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Budget reactions: ‘I make that 27p a year between us better-off’

·6-min read
<span>Photograph: David Levene/The Guardian</span>
Photograph: David Levene/The Guardian

The small business owner

“In normal times the risks would be lower”

Lewis English, 34, said that while there was a lot of talk about business in the budget, there was nothing for small companies such as his “that are actually trying to grow and innovate”.

English, who runs a marketing consultancy, was looking for “some kind of help for small businesses looking to grow”, such as additional funding to help take on staff.

“The biggest problem is getting the capital needed to grow quickly. I want to grow, but I don’t want to ruin my business by doing so,” he said. “At the moment, to manage my risk, I hire contractors. To grow my business, I’d like a researcher, but investing £30,000-£35,000 in new staff in an uncertain time feels like too big a risk.”

The new 50% business rates discount for the retail, hospitality and leisure sectors won’t help English, who lives in Cambridgeshire and has a three-year-old son. Some of the other measures were very much aimed at big businesses, he added.

The risks for businesses such as his have been exacerbated by the uncertainty about what the future holds due to Covid and Brexit. “In normal times the risks would be lower.”

He had been hoping for some sort of extension of the Kickstart scheme that creates jobs for young people. He said that as an idea, Kickstart “works really well”, but it was the logistics that were the issue. “I’ve been waiting three months to get my advert in the jobcentre to replace my previous kickstarter.”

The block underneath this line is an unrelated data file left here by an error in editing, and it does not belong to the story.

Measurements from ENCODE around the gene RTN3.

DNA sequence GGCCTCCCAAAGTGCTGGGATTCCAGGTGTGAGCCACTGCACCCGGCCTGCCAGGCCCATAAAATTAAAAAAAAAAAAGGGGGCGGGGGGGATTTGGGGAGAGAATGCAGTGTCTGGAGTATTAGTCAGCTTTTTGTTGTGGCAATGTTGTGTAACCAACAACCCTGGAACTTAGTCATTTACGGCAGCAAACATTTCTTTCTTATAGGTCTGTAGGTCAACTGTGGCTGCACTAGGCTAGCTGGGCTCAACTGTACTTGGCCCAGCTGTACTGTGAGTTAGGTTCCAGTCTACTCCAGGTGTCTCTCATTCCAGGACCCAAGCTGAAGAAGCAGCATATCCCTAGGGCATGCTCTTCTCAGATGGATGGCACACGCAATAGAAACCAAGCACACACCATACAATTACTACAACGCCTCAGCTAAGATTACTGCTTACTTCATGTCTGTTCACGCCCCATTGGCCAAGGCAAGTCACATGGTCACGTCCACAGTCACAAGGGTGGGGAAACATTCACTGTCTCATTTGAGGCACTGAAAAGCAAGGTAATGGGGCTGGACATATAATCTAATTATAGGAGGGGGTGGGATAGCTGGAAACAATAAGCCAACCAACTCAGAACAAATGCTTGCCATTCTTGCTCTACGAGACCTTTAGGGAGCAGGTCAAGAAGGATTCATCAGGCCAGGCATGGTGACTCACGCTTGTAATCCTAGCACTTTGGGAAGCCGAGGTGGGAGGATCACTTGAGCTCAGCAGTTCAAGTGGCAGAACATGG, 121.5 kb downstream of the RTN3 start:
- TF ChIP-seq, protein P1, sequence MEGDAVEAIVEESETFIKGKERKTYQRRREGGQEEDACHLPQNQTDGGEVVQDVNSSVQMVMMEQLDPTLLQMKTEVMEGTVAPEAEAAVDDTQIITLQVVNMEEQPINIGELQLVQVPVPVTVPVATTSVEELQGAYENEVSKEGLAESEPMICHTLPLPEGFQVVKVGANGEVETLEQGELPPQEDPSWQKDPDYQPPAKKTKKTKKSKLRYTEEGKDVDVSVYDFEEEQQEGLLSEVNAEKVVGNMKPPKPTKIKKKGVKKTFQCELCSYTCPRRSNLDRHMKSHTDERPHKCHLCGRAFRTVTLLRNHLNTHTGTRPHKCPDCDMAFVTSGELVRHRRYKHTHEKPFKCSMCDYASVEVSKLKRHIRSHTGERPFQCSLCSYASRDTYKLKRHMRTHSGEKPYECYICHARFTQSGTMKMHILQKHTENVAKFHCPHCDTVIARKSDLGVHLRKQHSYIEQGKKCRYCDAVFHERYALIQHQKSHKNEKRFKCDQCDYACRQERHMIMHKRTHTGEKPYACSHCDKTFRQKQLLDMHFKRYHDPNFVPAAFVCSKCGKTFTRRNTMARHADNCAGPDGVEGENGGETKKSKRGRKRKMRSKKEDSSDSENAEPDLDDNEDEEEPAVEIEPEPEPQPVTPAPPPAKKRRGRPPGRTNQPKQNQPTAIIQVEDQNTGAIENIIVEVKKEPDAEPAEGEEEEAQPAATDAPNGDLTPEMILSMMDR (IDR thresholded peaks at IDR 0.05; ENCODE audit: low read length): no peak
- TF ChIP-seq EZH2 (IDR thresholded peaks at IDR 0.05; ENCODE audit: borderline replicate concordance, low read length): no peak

English said he did not receive any government Covid-related support for his business. “I’ve had more support from online groups like [the] Freelance Heroes [portal] than from the government … All the risks I had yesterday, they are the same risks today.”

The scientist

“I have no job security”

Dr Liz King, a scientist at Keele University working on tropical diseases, was one of many people unhappy about deep cuts to government research spending announced earlier this year. She was pleased to see the chancellor address some of the concerns in the budget, but said there were still a number of uncertainties.

Dr King, whose work involves human infective parasites, said before the budget that the official development assistance (ODA) cuts “have made an already insecure job market even worse. As a scientist working on neglected tropical diseases, which have largely been ignored, it is so disheartening that the government decimated our funding.”

The move was driven by deep cuts to the foreign aid budget – from 0.7% of GDP to 0.5% – blamed on the UK’s soaring Covid bill. Rishi Sunak said in his budget speech that the government should be able to restore the 0.7% rate – but some commentators said it would probably not return until 2024-25.

Dr King said she was pleased to see the issue addressed, but that 2024-25 was a long way off, and “that doesn’t help people right now … what are we going to do in the meantime?”

Asked how she was managing financially, Dr King said: “At this stage of my career as a scientist, I am essentially a contractor, and my ability to get research funded or get hired for my next role has become so much more competitive because of these cuts, as well as the huge shift in funding towards Covid projects … I’m engaged and I’m the main breadwinner [but] I have no job security.”